PHY28 Modern Physics : Cosmology -- Overview 


This course is the fifth of a six-quarter sequence of courses that are exploring the essential theoretical foundations of modern physics. The topics covered in this course sequence include classical mechanics, quantum mechanics, the general and special theories of relativity, electromagnetism, cosmology, and black holes. While these courses build upon one another, each course also stands on its own, and both individually and collectively they let students attain the "theoretical minimum" for thinking intelligently about modern physics.

This course of the Modern Physics series will concentrate on cosmology, the science of the origin and development of the universe. Along the way, students will take a close look at the Big Bang, the geometry of space-time, inflationary cosmology, cosmic microwave background, dark matter, dark energy, the anthropic principle, and the string theory landscape.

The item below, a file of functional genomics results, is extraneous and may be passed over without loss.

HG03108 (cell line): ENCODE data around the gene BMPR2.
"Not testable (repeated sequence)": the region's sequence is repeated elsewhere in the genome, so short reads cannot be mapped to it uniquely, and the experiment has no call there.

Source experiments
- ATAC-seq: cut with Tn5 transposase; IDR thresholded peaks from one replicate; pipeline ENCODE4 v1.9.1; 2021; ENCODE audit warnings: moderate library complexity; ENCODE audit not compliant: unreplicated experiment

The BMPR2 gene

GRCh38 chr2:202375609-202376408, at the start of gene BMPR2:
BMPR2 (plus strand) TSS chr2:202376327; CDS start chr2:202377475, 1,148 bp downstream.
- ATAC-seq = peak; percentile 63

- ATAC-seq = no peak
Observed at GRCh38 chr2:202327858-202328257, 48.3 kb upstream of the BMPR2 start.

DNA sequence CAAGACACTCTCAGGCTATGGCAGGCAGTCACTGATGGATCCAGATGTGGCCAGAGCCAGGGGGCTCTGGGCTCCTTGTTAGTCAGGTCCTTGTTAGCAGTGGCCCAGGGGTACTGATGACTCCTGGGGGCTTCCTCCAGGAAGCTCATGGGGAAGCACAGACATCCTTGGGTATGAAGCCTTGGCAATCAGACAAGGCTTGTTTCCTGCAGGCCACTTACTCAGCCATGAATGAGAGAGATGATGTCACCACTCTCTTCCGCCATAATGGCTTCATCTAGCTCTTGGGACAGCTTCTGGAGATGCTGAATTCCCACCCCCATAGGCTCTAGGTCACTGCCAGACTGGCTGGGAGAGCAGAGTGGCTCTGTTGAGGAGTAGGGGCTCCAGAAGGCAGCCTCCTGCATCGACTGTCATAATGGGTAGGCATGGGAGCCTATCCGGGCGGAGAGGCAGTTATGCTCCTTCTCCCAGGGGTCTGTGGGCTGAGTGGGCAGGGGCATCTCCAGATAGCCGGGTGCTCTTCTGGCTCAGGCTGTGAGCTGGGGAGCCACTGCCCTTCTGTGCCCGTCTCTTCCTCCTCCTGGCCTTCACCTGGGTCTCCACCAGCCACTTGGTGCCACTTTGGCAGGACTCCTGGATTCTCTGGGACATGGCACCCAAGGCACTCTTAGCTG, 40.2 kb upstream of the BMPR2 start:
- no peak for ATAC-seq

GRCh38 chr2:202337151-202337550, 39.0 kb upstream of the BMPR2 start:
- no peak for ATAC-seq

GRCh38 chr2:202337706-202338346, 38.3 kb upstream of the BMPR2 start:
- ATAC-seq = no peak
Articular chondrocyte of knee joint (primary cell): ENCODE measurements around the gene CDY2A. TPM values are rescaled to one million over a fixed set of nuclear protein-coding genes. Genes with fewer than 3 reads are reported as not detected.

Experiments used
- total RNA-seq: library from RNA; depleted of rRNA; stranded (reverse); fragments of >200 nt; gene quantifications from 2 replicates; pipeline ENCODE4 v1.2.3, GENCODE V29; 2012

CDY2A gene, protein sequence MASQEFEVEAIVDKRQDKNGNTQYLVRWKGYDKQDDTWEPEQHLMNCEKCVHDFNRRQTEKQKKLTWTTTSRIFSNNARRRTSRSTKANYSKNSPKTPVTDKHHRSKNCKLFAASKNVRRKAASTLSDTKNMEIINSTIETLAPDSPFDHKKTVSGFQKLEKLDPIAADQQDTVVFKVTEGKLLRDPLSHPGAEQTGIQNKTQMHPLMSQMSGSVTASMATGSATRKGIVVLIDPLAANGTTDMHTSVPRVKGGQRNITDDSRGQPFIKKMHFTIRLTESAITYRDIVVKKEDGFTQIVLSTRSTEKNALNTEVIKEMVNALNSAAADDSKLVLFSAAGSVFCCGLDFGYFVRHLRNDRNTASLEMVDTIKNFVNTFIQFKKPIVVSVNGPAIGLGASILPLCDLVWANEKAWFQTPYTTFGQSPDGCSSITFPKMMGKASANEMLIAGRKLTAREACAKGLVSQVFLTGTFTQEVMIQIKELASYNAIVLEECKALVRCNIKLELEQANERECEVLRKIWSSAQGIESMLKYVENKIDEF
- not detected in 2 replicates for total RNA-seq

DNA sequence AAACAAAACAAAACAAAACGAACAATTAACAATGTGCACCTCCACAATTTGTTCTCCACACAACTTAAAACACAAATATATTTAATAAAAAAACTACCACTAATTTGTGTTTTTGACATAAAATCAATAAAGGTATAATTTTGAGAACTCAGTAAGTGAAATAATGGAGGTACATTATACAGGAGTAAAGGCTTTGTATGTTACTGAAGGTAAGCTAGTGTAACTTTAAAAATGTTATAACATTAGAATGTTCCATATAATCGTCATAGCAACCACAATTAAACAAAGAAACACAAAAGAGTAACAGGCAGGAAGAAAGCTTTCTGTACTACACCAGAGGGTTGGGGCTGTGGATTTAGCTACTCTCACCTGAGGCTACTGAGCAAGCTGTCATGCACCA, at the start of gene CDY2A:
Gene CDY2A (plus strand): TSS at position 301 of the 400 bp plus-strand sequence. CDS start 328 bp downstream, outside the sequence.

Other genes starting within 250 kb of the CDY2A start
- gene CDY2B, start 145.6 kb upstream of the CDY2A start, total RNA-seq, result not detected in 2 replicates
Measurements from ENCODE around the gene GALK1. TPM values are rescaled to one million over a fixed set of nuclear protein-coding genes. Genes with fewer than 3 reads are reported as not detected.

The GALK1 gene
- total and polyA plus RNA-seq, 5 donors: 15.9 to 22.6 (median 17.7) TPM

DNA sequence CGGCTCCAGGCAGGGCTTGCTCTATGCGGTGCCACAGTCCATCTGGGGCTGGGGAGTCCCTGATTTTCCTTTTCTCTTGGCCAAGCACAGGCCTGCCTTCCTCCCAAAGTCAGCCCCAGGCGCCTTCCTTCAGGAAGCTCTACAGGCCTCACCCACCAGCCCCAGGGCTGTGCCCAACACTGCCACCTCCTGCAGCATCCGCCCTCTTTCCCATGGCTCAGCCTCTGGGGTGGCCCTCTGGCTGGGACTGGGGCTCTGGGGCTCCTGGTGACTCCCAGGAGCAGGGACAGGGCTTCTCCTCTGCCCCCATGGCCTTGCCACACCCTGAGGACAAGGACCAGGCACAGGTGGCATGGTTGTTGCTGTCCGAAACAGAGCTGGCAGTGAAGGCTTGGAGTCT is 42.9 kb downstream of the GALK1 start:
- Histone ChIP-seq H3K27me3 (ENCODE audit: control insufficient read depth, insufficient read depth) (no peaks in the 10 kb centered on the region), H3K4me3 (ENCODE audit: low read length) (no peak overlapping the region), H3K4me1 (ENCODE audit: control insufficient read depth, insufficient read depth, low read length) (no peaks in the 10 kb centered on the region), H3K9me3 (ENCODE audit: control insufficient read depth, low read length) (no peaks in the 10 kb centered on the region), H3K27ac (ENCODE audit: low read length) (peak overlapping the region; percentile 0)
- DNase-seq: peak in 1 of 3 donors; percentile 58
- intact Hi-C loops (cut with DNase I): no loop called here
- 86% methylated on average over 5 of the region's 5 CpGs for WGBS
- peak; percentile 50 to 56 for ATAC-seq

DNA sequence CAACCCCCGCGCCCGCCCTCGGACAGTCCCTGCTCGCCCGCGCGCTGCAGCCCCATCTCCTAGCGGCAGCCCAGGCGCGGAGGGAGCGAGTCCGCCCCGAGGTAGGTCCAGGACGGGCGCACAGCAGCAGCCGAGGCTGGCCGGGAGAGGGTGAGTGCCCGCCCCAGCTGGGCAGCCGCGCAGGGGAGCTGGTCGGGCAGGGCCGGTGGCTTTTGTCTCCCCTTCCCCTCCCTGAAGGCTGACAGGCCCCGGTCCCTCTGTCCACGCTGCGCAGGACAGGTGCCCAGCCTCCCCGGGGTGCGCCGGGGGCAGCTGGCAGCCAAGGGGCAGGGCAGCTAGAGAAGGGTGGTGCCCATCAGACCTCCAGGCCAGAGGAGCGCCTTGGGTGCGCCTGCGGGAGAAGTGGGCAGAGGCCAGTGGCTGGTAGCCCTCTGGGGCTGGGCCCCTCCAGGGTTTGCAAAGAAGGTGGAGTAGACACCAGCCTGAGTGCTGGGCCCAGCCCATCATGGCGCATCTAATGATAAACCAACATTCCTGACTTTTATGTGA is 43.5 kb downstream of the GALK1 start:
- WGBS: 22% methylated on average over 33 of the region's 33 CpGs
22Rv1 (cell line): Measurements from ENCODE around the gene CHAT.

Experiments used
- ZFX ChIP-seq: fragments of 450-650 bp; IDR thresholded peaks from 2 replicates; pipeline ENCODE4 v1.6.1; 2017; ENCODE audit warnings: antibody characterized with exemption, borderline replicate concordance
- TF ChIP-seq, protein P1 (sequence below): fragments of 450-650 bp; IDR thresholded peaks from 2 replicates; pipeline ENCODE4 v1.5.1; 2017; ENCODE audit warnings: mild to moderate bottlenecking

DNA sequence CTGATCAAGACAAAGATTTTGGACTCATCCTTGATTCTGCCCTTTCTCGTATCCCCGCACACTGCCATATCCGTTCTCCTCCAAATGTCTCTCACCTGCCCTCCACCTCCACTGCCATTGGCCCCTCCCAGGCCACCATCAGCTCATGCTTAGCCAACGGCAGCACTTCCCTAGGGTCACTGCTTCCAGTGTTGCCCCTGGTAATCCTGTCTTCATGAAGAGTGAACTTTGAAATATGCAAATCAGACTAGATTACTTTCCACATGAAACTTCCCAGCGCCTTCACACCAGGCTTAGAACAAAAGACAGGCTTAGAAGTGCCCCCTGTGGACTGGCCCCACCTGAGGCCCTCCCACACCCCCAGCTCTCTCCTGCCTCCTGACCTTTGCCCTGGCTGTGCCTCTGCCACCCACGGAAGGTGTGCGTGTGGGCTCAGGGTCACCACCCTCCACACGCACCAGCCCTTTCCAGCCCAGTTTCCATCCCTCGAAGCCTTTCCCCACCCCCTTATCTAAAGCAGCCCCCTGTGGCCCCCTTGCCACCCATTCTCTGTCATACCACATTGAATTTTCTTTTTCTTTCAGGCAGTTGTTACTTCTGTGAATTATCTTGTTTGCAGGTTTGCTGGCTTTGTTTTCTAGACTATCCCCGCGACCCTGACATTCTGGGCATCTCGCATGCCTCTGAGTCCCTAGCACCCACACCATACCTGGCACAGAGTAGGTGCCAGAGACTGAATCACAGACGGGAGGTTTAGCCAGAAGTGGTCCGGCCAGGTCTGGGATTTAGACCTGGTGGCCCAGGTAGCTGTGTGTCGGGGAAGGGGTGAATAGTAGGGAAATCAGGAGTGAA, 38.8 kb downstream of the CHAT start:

Leonard Susskind, Felix Bloch Professor of Physics

Leonard Susskind received a PhD from Cornell University and has taught at Stanford since 1979. He has won both the Pregel Award from the New York Academy of Science and the J.J. Sakurai Prize in theoretical particle physics. He is a member of the National Academy of Sciences.



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